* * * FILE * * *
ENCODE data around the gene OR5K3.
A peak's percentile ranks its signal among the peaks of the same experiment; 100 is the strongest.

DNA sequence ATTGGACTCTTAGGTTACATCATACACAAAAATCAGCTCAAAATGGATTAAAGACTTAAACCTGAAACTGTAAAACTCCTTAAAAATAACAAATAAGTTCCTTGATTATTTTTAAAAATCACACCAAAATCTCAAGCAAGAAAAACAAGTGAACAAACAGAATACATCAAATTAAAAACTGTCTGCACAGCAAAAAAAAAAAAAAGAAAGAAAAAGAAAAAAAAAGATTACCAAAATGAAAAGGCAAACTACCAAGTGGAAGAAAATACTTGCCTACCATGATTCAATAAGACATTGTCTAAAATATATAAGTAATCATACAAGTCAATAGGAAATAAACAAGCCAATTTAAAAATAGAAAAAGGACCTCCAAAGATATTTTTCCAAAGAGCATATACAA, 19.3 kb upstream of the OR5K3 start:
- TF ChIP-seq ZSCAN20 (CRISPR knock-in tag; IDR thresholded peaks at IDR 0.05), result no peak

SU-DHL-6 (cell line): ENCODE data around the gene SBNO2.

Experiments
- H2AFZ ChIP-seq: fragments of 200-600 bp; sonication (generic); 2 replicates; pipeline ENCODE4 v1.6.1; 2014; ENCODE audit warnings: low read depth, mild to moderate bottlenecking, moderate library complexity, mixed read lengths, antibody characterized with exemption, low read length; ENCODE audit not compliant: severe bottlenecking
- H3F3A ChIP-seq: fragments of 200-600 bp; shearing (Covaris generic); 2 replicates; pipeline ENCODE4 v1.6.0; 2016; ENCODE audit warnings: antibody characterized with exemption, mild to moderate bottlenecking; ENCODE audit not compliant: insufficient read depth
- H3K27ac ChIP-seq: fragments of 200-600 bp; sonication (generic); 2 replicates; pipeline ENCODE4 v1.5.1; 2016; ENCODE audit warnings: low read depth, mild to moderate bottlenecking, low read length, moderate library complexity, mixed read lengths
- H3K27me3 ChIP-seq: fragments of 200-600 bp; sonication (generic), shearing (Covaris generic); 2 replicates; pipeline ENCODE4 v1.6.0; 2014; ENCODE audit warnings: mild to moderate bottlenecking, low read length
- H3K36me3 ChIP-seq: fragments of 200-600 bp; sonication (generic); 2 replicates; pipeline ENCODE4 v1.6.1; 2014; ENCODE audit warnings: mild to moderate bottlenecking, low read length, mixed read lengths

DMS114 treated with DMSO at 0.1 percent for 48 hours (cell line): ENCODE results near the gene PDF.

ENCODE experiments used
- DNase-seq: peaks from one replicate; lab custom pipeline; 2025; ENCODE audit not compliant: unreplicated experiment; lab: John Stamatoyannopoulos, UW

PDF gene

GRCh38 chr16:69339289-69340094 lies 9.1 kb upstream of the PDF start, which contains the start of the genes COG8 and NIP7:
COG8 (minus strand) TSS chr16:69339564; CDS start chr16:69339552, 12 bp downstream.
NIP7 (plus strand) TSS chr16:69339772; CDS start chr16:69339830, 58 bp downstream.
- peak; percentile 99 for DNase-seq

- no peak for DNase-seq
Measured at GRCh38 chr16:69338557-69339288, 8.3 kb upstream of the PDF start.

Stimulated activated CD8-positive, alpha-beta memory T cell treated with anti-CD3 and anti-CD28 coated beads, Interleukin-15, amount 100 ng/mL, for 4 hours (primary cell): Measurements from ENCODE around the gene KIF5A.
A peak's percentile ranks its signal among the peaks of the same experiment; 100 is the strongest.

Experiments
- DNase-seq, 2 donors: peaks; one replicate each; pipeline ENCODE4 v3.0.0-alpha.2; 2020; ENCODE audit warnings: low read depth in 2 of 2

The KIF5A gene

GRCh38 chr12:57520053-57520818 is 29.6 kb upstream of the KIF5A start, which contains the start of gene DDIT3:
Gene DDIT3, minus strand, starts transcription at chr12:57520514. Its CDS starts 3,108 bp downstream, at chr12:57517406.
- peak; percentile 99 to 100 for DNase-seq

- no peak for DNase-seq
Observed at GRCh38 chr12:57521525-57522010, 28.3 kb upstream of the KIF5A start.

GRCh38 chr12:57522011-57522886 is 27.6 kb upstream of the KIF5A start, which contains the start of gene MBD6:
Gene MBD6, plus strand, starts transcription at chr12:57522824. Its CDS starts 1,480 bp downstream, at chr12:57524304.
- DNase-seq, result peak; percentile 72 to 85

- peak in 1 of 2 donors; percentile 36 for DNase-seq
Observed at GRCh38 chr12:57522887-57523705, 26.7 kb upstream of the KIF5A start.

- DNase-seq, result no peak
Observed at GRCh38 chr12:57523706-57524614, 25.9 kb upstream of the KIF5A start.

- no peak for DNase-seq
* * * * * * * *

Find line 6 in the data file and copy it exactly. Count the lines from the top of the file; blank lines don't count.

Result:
Experiments